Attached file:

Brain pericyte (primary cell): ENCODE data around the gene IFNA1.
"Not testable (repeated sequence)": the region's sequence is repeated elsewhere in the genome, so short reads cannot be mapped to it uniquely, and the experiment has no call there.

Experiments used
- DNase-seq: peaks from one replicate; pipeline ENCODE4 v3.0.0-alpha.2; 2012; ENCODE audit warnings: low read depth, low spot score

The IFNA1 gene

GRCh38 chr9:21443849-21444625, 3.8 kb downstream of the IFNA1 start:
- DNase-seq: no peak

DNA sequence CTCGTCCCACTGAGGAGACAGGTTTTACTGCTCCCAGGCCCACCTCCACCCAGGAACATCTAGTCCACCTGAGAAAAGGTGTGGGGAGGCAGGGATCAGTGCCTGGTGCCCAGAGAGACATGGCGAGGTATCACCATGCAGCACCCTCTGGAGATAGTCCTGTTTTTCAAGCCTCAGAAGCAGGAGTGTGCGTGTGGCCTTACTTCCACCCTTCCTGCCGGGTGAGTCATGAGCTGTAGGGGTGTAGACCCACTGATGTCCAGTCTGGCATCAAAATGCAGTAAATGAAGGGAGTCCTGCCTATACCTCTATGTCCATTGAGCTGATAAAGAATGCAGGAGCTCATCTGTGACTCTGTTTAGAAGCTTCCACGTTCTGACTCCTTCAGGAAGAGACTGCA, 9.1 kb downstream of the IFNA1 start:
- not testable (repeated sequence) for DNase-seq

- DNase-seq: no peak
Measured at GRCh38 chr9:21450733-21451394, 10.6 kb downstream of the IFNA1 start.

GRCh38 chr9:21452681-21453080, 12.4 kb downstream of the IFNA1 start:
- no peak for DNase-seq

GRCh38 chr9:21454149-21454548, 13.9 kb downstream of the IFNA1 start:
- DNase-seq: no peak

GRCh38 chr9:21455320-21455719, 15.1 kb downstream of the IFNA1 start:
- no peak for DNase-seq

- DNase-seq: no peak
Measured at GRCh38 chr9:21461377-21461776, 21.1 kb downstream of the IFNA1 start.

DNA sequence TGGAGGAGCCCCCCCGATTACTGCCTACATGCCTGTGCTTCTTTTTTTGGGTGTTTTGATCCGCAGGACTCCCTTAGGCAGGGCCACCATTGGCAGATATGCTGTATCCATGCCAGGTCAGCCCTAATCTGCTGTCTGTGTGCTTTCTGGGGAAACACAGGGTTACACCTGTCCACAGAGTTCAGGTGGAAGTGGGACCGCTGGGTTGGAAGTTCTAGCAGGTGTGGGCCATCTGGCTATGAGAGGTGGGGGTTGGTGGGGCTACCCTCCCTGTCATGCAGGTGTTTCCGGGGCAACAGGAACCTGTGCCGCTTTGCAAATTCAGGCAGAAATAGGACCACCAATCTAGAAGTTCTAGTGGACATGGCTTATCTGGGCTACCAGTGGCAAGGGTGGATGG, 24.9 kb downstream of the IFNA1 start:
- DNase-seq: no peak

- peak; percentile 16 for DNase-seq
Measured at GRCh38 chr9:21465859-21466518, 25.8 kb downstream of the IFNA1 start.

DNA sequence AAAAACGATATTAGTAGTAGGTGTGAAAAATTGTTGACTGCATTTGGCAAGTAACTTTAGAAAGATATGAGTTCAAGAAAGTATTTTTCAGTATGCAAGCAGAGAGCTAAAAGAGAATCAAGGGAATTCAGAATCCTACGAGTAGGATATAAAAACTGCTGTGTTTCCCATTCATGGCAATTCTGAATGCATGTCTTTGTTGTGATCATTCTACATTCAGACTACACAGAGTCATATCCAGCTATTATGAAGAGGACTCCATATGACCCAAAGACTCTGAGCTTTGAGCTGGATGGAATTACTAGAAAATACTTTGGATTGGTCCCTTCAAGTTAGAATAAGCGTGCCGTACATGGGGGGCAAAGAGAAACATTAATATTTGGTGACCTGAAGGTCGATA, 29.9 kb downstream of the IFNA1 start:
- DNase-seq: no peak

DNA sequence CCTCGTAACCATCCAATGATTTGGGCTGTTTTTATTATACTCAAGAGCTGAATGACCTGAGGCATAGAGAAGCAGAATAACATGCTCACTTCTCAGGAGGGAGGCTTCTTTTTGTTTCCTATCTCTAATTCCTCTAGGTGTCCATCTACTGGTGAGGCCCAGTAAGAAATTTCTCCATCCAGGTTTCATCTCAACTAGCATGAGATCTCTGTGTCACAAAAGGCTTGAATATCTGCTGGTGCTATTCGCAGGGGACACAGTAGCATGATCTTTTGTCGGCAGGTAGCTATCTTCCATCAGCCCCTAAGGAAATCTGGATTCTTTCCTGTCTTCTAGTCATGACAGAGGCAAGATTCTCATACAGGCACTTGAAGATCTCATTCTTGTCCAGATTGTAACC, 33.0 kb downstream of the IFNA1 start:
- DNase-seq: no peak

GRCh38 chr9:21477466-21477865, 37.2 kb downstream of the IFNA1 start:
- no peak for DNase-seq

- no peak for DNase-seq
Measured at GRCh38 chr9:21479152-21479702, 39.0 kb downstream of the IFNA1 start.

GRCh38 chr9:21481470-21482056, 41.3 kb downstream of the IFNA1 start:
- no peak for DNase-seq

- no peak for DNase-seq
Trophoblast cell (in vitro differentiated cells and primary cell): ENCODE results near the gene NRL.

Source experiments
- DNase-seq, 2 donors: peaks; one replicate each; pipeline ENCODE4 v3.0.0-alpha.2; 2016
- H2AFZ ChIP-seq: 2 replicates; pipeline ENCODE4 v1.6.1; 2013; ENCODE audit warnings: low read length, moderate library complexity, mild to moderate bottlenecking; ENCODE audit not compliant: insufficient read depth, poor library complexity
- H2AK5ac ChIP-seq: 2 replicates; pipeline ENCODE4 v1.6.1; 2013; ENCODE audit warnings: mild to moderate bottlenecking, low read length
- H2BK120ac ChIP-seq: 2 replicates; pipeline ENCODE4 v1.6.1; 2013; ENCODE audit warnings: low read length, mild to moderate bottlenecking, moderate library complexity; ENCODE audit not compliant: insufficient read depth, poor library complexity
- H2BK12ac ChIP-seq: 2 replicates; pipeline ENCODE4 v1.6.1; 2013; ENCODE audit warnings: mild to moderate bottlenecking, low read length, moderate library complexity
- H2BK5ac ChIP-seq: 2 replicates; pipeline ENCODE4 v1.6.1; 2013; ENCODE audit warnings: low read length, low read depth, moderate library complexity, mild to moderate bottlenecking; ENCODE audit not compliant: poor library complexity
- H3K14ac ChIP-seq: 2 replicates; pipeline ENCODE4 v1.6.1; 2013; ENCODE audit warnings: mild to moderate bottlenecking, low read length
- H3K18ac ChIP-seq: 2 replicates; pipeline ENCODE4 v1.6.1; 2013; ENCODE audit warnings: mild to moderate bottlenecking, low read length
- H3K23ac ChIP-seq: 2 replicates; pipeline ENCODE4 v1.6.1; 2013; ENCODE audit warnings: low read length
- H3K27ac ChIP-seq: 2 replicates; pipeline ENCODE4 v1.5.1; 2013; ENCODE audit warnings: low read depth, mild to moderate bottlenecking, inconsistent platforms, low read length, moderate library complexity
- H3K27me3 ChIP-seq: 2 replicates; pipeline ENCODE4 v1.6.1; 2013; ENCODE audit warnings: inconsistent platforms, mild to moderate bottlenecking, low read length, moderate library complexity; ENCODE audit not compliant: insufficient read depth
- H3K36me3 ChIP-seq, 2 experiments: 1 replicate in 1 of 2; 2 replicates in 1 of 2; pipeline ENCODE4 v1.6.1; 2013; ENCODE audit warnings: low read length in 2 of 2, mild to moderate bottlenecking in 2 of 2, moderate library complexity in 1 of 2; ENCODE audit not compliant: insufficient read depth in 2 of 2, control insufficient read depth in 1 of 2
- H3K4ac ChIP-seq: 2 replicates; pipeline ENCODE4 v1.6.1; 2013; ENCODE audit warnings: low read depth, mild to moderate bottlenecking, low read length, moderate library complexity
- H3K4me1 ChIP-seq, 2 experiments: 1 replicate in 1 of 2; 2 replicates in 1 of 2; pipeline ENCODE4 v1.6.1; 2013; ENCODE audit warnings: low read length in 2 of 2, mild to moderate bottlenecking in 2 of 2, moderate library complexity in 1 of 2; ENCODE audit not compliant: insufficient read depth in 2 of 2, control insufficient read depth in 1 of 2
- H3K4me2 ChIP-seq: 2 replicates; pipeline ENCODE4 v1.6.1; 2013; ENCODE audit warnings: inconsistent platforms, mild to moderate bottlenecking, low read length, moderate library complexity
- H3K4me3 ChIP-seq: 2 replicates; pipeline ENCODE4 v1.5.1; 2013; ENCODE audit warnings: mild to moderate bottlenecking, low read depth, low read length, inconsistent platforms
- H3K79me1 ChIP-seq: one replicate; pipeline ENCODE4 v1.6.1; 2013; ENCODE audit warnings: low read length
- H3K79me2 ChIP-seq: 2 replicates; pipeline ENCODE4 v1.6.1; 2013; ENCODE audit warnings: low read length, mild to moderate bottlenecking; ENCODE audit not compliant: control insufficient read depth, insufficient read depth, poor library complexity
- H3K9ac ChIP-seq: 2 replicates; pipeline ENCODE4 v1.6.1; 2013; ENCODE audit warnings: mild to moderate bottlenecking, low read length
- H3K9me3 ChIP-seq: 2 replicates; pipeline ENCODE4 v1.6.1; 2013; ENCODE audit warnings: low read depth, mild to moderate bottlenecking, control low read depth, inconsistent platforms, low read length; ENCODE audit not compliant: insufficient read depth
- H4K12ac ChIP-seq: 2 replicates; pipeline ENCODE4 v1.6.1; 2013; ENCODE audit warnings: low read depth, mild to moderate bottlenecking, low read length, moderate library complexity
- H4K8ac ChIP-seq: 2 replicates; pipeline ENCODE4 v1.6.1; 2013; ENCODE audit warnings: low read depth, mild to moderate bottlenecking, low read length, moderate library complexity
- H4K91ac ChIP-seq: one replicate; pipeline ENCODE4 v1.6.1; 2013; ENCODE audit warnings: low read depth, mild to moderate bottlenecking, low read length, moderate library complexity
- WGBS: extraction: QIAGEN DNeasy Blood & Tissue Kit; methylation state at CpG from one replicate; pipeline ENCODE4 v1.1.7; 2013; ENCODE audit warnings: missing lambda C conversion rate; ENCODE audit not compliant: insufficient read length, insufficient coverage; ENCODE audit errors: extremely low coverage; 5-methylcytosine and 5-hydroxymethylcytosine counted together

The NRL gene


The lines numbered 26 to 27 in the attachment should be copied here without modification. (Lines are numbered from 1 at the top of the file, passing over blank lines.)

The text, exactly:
DNA sequence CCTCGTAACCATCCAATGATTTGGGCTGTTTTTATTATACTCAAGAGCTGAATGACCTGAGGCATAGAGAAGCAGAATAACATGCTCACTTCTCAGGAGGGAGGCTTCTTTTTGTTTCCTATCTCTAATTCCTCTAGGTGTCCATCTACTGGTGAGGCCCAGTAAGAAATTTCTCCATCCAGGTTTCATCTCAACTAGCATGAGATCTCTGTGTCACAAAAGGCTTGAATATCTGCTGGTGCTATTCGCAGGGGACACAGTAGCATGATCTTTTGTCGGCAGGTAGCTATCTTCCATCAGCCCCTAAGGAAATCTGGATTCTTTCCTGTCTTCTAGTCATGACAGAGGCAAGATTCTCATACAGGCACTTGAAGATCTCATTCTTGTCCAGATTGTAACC, 33.0 kb downstream of the IFNA1 start:
- DNase-seq: no peak